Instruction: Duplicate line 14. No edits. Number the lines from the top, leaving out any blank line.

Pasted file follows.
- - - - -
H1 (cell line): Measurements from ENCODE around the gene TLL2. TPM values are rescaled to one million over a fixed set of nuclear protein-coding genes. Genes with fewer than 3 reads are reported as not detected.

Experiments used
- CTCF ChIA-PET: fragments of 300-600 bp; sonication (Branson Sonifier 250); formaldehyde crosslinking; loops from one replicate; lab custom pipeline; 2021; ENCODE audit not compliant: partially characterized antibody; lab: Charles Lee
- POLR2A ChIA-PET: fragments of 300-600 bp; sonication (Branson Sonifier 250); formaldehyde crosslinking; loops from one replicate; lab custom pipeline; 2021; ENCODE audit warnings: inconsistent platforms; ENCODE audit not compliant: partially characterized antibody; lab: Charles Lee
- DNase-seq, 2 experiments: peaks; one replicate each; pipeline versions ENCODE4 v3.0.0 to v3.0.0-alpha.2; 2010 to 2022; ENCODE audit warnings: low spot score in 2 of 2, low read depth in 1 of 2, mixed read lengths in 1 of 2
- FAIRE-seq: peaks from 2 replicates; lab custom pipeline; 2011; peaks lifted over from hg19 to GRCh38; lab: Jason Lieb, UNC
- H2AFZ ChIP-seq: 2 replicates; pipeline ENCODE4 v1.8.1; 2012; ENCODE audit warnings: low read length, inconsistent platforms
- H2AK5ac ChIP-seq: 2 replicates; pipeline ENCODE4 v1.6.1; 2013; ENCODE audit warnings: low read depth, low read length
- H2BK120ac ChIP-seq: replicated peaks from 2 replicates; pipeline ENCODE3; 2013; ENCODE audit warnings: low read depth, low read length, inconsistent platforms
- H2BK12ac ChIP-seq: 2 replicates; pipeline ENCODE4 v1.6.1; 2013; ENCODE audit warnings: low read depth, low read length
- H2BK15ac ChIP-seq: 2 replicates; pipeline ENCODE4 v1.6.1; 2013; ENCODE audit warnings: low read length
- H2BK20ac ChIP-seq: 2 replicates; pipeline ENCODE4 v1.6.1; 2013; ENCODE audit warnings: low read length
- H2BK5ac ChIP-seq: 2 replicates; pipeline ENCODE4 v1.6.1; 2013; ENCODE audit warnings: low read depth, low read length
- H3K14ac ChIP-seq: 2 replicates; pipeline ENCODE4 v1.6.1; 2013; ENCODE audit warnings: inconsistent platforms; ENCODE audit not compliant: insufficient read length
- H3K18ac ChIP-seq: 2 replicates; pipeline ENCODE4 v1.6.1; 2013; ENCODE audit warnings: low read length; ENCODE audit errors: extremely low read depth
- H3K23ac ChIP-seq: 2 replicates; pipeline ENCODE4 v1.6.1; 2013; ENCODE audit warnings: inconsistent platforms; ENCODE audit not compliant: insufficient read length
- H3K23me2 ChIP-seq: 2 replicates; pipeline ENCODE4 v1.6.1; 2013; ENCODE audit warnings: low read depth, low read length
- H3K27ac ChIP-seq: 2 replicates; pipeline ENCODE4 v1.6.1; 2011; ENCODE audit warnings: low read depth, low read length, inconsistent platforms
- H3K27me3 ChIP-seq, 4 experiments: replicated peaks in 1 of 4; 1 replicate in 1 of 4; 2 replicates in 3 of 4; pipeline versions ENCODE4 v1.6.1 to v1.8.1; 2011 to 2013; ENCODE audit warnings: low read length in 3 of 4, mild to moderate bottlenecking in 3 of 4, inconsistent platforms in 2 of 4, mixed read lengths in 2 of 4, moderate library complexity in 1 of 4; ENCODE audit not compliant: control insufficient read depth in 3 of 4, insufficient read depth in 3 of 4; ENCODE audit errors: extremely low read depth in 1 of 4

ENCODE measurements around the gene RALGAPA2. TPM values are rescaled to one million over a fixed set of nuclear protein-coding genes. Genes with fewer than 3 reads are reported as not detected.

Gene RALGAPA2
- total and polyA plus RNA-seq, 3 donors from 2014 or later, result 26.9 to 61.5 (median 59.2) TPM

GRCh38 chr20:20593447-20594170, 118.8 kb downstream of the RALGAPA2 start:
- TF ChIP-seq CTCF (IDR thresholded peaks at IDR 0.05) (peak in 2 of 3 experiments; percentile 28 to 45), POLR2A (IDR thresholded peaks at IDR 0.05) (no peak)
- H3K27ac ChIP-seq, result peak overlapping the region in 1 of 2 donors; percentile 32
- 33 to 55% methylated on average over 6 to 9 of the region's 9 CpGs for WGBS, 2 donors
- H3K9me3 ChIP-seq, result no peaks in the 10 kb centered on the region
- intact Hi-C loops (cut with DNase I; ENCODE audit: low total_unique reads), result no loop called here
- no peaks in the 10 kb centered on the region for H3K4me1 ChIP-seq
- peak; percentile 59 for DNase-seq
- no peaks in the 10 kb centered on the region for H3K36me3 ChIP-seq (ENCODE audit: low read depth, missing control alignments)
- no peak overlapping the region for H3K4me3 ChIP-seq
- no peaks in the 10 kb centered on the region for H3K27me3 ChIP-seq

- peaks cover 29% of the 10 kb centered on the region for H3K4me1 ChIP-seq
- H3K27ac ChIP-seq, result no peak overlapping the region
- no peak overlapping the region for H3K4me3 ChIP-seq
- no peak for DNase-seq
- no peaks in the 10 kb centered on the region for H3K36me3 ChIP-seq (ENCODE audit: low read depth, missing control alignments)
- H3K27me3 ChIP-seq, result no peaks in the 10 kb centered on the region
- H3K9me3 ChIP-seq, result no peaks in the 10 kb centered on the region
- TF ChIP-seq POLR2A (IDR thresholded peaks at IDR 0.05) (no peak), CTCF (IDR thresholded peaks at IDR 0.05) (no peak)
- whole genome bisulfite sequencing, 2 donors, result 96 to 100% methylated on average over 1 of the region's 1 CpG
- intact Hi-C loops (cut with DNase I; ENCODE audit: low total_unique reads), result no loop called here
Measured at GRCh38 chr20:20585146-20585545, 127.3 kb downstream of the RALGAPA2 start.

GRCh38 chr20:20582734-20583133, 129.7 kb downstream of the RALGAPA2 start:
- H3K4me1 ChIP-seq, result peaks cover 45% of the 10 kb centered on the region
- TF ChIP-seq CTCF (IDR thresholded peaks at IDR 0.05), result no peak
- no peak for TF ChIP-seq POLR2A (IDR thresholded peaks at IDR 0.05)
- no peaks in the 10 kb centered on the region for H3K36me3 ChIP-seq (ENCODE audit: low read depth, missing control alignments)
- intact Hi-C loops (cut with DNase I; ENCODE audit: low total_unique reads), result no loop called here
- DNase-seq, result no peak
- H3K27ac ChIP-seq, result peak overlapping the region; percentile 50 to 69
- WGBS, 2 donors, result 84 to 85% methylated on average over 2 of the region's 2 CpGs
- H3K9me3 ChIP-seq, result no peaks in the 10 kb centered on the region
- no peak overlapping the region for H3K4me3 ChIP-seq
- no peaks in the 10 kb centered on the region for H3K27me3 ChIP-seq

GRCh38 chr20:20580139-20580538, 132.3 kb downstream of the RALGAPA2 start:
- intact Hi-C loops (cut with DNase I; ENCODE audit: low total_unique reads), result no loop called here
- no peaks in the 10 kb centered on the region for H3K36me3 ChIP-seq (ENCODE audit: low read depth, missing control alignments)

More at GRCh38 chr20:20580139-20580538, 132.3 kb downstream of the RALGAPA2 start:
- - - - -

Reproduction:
- H3K14ac ChIP-seq: 2 replicates; pipeline ENCODE4 v1.6.1; 2013; ENCODE audit warnings: inconsistent platforms; ENCODE audit not compliant: insufficient read length